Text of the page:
> currently have large yearly expenditures for software? Even if it was
  > clear that their individual cost savings via the consortium would
  > exceed their contributions to it, there would still be the so-called
  > "free-rider" problem: Each would have a powerful incentive to "let
  > the other guy" to bear the load of funding the development of your
  > free software--and then helping themselves to it at zero cost, i.e.,
  > reaping where they had never sown. 
  > Secondly, would your proposal be legal under the antitrust laws? You
  > can be sure that, if your consortium should be successfully organized
  > and begin to offer an effective substitute for Microsoft's Windows,
  > for example, at a zero price, Bill Gates' lawyers would promptly file
  > a multi-billion lawsuit under the antitrust laws against its members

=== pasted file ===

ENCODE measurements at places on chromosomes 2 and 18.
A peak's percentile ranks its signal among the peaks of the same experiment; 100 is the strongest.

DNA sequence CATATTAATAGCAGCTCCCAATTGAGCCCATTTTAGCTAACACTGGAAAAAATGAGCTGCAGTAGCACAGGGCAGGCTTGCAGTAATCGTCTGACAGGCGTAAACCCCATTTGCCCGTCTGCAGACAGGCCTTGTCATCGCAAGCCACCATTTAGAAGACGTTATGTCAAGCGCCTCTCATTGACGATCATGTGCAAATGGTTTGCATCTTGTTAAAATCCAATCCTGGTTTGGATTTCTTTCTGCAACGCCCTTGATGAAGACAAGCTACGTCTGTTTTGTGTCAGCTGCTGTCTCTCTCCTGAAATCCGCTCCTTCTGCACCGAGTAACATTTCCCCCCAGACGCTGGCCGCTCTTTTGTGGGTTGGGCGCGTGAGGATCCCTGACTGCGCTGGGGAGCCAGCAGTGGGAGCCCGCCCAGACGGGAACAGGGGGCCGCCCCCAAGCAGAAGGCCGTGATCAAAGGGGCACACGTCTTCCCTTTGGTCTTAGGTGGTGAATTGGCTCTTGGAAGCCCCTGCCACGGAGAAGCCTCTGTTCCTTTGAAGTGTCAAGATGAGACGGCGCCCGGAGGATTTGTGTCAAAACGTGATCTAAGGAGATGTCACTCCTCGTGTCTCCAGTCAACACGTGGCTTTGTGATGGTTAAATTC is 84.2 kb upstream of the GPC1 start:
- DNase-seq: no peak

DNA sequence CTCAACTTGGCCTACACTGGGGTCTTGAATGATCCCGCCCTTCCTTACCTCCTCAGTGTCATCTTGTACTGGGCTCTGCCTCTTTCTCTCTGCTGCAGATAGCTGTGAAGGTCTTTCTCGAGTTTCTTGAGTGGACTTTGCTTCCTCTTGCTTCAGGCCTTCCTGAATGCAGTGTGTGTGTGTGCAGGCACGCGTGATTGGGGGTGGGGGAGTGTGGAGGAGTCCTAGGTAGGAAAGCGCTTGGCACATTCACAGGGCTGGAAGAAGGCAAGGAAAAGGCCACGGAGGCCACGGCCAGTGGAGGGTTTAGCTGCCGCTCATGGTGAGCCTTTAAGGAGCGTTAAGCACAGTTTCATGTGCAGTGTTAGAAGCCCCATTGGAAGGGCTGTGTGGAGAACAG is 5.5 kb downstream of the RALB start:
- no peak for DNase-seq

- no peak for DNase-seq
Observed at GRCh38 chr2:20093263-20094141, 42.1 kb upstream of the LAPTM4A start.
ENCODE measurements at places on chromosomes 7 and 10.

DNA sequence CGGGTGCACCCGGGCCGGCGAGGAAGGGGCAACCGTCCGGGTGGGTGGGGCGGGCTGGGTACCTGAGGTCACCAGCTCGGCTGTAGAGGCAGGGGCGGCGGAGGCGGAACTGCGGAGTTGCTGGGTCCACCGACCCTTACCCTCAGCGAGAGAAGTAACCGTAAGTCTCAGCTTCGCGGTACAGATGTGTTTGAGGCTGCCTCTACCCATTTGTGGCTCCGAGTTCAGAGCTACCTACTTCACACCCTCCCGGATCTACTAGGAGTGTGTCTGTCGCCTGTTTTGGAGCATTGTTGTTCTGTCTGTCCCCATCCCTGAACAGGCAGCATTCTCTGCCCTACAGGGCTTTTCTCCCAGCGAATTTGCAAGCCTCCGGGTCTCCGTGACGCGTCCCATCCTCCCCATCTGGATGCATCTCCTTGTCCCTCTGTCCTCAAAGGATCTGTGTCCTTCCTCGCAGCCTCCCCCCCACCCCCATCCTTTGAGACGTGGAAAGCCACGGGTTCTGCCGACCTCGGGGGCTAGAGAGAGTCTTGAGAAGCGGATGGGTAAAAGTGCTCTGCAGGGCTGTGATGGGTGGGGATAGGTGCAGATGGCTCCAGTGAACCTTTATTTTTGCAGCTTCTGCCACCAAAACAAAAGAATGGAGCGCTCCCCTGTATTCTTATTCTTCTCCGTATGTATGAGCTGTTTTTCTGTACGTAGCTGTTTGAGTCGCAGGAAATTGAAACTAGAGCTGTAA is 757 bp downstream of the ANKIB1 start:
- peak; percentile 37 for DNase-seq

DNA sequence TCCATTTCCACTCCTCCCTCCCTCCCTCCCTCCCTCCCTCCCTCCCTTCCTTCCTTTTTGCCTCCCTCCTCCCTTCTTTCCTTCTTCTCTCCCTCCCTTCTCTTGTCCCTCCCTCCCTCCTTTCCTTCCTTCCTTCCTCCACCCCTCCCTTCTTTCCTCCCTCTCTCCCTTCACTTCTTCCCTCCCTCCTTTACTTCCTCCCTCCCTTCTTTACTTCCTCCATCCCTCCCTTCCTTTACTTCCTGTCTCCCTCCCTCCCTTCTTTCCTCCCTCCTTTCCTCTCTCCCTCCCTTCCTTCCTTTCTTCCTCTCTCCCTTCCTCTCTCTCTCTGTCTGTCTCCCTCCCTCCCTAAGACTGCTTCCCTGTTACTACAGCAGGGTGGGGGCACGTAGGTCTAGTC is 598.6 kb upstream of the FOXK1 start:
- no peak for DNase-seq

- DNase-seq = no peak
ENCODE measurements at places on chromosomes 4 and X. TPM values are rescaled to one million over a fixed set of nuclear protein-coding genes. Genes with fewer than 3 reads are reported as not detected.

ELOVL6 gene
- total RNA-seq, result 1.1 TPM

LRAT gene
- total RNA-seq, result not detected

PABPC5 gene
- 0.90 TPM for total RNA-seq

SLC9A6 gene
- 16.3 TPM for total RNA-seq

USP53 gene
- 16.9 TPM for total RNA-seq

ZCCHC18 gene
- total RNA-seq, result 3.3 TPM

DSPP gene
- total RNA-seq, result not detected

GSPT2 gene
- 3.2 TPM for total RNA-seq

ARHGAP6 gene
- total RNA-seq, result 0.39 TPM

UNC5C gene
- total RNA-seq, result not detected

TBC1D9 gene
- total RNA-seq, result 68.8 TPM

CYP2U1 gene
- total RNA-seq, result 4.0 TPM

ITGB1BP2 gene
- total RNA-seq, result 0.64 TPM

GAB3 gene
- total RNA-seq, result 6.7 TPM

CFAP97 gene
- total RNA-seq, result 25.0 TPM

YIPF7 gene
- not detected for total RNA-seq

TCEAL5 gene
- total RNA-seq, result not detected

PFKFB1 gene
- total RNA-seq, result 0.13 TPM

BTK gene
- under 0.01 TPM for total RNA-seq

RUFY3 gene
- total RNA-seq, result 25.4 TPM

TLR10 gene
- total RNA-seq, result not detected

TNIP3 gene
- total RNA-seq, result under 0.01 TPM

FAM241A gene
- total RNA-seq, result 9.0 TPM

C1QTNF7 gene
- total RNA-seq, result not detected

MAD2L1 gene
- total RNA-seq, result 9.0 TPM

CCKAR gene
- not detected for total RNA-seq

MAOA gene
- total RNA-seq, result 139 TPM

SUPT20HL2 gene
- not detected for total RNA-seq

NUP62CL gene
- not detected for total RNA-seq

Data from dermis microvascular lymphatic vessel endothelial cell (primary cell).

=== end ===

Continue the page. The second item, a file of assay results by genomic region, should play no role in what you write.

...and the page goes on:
> charging, for starters, (a) conspiracy and (b) predatory (below-cost)
  > pricing. And he might have a winnable case: A zero price is about as
  > "predatory" as it can get. And if the product's quality was equal to
  > or better than Windows--and should be accepted as such by the
  > consuming public--his market share would of course start sinking like
  > a stone, his price would collapse to near zero, and Microsoft's STOCK
  > price would similarly hit the skids. Bill's $40 billion fortune would
  > be promptly wiped out--which is to say he would be able to
  > demonstrate to the courts that he had been "damaged" in an
  > unprecedented amount.